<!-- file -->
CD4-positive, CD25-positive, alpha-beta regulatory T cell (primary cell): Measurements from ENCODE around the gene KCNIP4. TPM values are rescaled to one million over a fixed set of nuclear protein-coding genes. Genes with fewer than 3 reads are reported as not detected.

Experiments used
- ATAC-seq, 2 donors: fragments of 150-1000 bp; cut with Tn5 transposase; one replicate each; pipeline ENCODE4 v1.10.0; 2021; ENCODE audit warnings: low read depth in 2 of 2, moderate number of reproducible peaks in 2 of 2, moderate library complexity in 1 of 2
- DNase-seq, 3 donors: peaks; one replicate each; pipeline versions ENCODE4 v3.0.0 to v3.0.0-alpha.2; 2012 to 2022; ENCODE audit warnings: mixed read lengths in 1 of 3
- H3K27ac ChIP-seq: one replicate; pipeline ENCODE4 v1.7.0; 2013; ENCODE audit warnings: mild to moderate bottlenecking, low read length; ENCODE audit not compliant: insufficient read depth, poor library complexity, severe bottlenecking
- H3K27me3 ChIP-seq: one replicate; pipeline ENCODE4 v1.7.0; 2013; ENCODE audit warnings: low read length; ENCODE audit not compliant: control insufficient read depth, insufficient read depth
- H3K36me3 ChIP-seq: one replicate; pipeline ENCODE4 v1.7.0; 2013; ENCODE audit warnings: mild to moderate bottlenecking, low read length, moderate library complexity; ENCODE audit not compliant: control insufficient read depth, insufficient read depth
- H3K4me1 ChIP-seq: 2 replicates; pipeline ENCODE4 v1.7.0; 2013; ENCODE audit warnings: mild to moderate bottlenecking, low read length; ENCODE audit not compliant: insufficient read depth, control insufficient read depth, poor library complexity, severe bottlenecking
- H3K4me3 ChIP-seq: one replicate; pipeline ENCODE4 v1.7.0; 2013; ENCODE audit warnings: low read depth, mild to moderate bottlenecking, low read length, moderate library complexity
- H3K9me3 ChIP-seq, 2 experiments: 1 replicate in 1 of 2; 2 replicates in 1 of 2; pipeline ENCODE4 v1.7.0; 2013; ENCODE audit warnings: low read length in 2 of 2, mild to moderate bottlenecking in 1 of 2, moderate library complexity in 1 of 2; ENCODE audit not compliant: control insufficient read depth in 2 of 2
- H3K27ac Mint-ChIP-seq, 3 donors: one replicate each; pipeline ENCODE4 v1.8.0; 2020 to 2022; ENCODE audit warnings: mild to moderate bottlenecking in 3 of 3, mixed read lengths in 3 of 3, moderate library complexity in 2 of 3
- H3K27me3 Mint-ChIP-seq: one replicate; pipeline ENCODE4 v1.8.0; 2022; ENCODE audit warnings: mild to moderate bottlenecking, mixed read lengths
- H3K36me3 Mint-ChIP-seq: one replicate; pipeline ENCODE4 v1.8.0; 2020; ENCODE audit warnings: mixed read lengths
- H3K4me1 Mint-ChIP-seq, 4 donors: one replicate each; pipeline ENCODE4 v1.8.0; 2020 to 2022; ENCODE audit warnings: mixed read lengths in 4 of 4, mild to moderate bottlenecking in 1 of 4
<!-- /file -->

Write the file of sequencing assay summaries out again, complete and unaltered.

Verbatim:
CD4-positive, CD25-positive, alpha-beta regulatory T cell (primary cell): Measurements from ENCODE around the gene KCNIP4. TPM values are rescaled to one million over a fixed set of nuclear protein-coding genes. Genes with fewer than 3 reads are reported as not detected.

Experiments used
- ATAC-seq, 2 donors: fragments of 150-1000 bp; cut with Tn5 transposase; one replicate each; pipeline ENCODE4 v1.10.0; 2021; ENCODE audit warnings: low read depth in 2 of 2, moderate number of reproducible peaks in 2 of 2, moderate library complexity in 1 of 2
- DNase-seq, 3 donors: peaks; one replicate each; pipeline versions ENCODE4 v3.0.0 to v3.0.0-alpha.2; 2012 to 2022; ENCODE audit warnings: mixed read lengths in 1 of 3
- H3K27ac ChIP-seq: one replicate; pipeline ENCODE4 v1.7.0; 2013; ENCODE audit warnings: mild to moderate bottlenecking, low read length; ENCODE audit not compliant: insufficient read depth, poor library complexity, severe bottlenecking
- H3K27me3 ChIP-seq: one replicate; pipeline ENCODE4 v1.7.0; 2013; ENCODE audit warnings: low read length; ENCODE audit not compliant: control insufficient read depth, insufficient read depth
- H3K36me3 ChIP-seq: one replicate; pipeline ENCODE4 v1.7.0; 2013; ENCODE audit warnings: mild to moderate bottlenecking, low read length, moderate library complexity; ENCODE audit not compliant: control insufficient read depth, insufficient read depth
- H3K4me1 ChIP-seq: 2 replicates; pipeline ENCODE4 v1.7.0; 2013; ENCODE audit warnings: mild to moderate bottlenecking, low read length; ENCODE audit not compliant: insufficient read depth, control insufficient read depth, poor library complexity, severe bottlenecking
- H3K4me3 ChIP-seq: one replicate; pipeline ENCODE4 v1.7.0; 2013; ENCODE audit warnings: low read depth, mild to moderate bottlenecking, low read length, moderate library complexity
- H3K9me3 ChIP-seq, 2 experiments: 1 replicate in 1 of 2; 2 replicates in 1 of 2; pipeline ENCODE4 v1.7.0; 2013; ENCODE audit warnings: low read length in 2 of 2, mild to moderate bottlenecking in 1 of 2, moderate library complexity in 1 of 2; ENCODE audit not compliant: control insufficient read depth in 2 of 2
- H3K27ac Mint-ChIP-seq, 3 donors: one replicate each; pipeline ENCODE4 v1.8.0; 2020 to 2022; ENCODE audit warnings: mild to moderate bottlenecking in 3 of 3, mixed read lengths in 3 of 3, moderate library complexity in 2 of 3
- H3K27me3 Mint-ChIP-seq: one replicate; pipeline ENCODE4 v1.8.0; 2022; ENCODE audit warnings: mild to moderate bottlenecking, mixed read lengths
- H3K36me3 Mint-ChIP-seq: one replicate; pipeline ENCODE4 v1.8.0; 2020; ENCODE audit warnings: mixed read lengths
- H3K4me1 Mint-ChIP-seq, 4 donors: one replicate each; pipeline ENCODE4 v1.8.0; 2020 to 2022; ENCODE audit warnings: mixed read lengths in 4 of 4, mild to moderate bottlenecking in 1 of 4